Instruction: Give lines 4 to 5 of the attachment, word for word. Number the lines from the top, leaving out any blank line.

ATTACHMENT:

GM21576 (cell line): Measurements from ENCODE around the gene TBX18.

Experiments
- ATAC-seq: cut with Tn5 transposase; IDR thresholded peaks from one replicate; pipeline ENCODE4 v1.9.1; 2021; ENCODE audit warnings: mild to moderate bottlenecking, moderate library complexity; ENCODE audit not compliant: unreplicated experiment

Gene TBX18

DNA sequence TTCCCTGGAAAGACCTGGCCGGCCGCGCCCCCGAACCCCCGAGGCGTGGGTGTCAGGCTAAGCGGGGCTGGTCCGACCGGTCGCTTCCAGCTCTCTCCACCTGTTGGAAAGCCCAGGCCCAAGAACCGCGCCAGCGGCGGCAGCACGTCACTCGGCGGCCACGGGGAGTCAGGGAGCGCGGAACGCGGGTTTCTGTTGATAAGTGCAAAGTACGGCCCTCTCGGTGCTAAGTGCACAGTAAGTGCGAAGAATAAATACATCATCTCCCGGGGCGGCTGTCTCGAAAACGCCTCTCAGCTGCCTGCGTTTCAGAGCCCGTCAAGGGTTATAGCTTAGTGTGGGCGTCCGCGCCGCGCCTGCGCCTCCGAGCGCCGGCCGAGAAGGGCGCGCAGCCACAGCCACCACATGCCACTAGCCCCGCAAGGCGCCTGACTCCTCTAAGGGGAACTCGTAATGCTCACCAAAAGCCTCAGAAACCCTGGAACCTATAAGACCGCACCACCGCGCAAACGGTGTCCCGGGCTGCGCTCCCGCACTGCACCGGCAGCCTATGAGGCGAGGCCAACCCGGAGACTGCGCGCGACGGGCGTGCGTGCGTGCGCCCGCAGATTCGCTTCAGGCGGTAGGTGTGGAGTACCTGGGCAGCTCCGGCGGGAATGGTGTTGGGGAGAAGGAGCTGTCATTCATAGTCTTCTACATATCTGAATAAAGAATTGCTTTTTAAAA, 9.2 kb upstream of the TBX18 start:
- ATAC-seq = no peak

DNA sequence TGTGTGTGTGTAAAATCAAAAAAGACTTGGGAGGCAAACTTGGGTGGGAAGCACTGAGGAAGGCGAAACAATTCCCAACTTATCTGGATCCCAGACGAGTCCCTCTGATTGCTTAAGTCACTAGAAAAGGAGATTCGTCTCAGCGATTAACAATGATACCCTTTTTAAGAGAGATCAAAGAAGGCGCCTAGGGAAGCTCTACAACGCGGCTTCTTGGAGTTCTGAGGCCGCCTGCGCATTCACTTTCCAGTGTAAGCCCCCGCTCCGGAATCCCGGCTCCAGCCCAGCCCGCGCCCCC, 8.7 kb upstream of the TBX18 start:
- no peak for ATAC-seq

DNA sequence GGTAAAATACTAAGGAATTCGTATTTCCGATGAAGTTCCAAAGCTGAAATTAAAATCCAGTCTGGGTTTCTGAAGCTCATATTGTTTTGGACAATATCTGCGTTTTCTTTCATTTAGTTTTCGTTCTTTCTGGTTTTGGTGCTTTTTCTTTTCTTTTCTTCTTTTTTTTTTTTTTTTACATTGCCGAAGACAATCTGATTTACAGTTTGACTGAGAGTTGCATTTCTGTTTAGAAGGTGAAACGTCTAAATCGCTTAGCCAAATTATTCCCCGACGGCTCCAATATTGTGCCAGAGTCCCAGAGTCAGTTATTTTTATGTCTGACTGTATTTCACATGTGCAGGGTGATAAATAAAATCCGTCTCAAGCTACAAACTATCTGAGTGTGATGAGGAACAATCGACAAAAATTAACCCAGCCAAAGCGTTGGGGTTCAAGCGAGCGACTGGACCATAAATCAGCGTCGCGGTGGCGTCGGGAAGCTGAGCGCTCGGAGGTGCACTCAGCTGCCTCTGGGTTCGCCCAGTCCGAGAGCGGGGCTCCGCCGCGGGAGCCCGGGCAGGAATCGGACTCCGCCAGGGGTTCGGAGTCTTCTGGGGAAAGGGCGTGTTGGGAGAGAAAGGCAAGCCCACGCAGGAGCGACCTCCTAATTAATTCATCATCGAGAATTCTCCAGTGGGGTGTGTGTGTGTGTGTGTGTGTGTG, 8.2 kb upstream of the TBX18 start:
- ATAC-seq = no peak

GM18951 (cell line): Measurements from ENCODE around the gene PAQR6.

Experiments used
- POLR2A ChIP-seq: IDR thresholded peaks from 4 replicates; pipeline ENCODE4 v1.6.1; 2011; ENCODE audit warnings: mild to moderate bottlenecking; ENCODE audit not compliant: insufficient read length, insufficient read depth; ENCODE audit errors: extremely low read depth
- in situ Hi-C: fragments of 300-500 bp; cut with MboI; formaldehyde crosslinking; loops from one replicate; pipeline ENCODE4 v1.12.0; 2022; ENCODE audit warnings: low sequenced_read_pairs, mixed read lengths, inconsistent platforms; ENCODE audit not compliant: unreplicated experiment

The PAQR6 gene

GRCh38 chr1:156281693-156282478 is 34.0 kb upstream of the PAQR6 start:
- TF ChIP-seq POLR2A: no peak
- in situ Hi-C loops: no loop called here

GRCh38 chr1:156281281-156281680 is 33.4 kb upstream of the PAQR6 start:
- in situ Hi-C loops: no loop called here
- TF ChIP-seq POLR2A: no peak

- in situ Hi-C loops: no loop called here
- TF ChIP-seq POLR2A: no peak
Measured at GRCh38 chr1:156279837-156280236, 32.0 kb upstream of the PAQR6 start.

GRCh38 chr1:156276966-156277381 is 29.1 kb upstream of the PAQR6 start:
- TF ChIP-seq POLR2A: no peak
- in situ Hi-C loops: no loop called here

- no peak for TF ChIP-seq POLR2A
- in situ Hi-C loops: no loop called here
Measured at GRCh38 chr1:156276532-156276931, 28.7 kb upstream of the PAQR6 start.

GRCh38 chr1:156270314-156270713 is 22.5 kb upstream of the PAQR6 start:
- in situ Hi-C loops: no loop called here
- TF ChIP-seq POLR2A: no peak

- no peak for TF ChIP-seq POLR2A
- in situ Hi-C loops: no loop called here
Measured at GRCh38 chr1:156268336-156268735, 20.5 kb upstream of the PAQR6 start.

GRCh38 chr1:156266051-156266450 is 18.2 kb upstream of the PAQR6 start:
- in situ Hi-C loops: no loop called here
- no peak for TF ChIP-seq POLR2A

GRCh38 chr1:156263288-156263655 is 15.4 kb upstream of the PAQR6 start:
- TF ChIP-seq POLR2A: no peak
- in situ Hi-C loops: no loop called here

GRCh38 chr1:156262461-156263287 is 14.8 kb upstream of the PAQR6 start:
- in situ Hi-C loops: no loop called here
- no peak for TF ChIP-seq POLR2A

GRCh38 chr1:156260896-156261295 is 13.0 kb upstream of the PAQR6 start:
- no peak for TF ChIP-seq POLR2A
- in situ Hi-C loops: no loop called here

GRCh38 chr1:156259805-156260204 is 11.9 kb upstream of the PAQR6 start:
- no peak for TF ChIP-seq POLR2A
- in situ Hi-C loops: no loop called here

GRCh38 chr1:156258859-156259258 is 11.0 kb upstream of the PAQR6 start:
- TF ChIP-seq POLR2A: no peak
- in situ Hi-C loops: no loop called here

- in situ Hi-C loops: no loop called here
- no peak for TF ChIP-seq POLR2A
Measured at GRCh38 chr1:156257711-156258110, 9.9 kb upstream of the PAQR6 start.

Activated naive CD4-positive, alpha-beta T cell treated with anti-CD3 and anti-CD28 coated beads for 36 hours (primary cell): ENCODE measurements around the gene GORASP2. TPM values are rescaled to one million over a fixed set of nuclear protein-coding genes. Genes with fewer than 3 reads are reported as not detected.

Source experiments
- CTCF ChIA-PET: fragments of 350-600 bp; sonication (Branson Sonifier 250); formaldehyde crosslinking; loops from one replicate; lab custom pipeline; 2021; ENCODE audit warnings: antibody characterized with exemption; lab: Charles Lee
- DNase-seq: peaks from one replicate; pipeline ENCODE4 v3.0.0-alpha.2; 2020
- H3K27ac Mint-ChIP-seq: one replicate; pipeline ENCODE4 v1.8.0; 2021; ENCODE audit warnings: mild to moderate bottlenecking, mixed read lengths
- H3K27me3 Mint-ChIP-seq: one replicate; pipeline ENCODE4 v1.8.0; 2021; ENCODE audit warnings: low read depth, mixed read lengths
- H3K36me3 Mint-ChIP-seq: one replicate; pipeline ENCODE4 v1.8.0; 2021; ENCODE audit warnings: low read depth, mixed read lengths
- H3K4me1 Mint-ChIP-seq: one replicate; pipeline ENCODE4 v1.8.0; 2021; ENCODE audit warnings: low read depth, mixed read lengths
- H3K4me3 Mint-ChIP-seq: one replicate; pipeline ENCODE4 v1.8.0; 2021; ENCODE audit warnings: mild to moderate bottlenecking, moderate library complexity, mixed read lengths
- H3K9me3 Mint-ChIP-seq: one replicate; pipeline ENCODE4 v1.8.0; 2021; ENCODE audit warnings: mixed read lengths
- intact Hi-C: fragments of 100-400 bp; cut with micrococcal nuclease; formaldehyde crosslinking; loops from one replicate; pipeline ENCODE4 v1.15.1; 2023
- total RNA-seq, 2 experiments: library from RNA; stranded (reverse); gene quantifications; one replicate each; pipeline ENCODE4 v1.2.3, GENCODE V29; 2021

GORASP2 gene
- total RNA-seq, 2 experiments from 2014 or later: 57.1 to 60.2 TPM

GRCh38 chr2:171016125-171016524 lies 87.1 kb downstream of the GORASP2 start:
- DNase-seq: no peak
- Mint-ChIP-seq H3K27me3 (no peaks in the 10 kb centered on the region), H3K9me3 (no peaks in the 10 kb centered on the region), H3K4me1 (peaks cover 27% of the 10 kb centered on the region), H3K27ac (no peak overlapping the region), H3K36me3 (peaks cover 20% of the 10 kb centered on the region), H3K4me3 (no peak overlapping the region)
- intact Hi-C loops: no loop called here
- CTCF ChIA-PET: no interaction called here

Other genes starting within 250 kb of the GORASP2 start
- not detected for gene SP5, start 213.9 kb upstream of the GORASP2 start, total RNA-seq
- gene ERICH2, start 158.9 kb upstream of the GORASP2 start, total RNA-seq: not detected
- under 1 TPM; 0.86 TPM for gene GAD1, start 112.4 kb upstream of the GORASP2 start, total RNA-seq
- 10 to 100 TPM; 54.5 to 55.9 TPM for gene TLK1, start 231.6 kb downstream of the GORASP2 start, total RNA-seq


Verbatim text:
Gene TBX18

DNA sequence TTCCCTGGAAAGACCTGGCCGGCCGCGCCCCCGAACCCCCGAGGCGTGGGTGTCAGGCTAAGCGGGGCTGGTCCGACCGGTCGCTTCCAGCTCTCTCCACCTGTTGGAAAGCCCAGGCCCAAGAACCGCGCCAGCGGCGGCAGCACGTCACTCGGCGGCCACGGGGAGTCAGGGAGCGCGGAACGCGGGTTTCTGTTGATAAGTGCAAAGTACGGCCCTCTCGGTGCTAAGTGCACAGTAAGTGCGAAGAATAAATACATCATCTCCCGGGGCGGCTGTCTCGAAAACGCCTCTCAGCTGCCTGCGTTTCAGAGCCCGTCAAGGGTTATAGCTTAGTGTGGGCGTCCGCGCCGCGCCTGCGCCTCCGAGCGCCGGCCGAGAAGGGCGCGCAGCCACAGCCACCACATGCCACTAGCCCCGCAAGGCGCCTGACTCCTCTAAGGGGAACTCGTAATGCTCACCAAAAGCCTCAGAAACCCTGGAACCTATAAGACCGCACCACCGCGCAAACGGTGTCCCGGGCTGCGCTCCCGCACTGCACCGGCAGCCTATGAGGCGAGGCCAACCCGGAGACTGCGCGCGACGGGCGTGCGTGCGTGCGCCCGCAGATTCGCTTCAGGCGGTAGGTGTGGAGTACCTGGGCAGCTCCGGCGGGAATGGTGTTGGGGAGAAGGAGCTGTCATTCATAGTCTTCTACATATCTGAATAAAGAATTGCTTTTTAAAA, 9.2 kb upstream of the TBX18 start: